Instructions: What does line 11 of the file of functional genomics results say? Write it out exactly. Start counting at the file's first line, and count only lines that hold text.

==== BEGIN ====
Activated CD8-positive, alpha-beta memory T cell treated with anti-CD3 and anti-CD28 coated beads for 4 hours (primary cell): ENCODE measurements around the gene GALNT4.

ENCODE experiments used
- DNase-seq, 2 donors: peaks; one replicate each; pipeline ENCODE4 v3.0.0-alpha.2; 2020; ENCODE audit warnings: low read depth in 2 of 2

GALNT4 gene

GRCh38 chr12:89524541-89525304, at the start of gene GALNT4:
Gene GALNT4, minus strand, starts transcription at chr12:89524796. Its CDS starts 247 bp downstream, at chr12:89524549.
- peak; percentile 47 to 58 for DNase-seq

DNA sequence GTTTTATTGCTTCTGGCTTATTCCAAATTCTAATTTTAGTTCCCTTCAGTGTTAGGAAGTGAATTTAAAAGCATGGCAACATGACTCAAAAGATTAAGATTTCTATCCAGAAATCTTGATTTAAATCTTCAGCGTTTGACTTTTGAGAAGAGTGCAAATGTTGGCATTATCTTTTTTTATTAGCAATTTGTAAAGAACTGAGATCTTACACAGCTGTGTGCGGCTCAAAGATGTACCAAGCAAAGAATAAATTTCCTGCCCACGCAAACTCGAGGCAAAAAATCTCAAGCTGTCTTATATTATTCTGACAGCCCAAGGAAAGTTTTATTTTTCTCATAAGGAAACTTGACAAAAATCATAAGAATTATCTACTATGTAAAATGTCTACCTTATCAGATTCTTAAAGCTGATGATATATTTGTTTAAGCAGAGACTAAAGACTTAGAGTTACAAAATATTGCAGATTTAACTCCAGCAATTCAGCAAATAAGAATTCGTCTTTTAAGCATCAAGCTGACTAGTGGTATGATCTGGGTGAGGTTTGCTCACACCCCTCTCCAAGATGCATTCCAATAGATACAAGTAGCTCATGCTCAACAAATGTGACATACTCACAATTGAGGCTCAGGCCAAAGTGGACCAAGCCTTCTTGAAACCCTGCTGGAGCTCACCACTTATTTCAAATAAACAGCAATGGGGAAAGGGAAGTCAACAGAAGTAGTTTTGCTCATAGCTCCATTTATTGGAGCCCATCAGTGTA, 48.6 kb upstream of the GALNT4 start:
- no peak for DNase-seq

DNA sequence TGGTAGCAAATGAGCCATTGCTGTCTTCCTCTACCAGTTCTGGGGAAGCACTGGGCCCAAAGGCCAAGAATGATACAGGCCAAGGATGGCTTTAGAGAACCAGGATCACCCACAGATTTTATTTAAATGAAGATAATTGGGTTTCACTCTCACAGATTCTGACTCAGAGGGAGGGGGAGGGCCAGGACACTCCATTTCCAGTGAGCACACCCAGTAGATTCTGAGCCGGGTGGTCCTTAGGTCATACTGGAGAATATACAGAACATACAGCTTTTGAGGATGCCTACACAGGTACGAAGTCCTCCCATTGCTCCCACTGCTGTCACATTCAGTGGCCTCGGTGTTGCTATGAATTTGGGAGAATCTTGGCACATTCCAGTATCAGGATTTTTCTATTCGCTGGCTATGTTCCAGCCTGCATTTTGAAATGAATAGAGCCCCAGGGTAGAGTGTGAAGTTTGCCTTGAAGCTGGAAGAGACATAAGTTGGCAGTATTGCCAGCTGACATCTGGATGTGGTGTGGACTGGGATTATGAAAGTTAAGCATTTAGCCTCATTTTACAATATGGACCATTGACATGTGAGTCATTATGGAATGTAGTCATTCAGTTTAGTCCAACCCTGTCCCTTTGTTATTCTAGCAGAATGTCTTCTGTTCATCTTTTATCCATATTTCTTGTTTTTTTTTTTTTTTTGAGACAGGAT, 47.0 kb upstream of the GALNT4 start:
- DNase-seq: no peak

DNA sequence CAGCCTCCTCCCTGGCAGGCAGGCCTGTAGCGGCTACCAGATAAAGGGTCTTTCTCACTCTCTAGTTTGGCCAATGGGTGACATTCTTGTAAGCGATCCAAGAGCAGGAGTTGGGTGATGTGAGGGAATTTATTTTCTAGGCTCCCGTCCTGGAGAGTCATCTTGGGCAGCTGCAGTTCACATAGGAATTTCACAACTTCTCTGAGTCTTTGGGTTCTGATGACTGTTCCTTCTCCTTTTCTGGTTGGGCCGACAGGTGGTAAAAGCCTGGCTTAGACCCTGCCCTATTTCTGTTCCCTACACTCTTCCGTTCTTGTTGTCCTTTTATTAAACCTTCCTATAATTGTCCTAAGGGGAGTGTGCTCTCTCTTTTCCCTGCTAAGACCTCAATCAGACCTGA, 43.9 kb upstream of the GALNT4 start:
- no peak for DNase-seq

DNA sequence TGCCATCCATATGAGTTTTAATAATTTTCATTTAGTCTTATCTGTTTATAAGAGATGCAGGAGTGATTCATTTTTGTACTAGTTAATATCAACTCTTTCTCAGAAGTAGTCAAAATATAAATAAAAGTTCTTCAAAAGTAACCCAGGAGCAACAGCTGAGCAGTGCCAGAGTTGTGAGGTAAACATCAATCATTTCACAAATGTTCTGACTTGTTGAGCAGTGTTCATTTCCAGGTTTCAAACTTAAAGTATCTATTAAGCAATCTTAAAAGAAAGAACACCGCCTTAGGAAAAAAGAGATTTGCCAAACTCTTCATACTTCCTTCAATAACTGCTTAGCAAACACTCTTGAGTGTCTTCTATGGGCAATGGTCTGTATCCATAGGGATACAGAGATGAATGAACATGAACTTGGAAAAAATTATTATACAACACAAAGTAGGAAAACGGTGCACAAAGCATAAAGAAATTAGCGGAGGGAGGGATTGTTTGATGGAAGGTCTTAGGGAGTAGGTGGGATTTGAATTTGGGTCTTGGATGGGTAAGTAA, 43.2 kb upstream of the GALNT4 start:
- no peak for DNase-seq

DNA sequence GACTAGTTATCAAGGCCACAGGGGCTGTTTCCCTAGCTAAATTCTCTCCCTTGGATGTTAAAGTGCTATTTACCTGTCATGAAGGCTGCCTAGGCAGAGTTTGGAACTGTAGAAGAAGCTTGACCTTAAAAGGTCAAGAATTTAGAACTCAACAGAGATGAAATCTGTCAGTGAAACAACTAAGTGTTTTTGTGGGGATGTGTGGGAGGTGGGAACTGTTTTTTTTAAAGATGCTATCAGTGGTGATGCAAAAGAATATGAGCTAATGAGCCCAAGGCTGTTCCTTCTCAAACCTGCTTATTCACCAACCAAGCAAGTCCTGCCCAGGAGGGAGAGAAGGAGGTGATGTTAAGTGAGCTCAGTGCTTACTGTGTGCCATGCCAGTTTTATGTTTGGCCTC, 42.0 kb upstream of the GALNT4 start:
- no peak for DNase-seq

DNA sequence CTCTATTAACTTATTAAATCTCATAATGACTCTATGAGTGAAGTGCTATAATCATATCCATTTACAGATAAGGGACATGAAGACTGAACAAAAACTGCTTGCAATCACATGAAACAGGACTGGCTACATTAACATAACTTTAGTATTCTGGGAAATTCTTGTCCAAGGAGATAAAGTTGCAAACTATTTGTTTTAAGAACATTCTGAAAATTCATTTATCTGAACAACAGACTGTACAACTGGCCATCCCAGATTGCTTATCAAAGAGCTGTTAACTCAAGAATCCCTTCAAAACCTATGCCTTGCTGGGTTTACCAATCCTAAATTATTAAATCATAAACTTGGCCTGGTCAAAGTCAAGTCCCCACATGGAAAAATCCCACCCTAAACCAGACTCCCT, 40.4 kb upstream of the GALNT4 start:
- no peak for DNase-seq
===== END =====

- DNase-seq: no peak